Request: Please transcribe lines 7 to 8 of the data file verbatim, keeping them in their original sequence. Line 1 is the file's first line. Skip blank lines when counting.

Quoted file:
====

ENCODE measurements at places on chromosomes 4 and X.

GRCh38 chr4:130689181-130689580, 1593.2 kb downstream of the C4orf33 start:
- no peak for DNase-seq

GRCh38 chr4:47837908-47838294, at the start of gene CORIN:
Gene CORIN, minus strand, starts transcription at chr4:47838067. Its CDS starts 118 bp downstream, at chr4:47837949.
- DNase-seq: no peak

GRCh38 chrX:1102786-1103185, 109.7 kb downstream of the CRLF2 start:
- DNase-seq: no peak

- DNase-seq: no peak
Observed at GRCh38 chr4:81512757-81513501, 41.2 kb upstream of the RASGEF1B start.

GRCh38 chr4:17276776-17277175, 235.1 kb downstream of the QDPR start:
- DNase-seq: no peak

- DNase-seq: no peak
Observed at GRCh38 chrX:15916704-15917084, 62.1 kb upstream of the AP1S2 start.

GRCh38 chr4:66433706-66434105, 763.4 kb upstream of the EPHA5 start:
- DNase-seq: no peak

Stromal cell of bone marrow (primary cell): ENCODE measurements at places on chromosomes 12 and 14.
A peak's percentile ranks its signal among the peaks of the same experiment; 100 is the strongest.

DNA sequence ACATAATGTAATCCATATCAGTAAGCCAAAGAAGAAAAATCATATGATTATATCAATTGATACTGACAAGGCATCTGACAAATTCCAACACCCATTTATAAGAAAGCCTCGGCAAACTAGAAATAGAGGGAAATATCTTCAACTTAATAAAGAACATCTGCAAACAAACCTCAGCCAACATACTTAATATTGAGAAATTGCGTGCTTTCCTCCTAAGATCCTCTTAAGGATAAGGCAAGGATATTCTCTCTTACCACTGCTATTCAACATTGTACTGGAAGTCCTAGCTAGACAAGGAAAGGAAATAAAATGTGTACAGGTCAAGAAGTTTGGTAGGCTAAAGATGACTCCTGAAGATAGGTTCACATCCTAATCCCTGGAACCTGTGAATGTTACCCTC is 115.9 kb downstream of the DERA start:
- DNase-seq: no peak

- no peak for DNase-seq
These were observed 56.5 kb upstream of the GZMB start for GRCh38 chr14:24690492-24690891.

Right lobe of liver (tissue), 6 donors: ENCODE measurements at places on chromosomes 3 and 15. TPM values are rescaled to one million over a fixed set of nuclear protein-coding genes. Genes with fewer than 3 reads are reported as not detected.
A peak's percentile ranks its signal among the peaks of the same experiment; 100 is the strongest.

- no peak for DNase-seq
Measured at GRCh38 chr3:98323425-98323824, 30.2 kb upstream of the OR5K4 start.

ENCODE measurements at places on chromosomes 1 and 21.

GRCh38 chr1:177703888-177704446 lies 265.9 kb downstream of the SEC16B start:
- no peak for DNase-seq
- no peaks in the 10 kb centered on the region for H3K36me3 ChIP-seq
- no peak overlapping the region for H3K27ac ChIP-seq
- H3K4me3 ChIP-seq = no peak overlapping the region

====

GRCh38 chrX:1102786-1103185, 109.7 kb downstream of the CRLF2 start:
- DNase-seq: no peak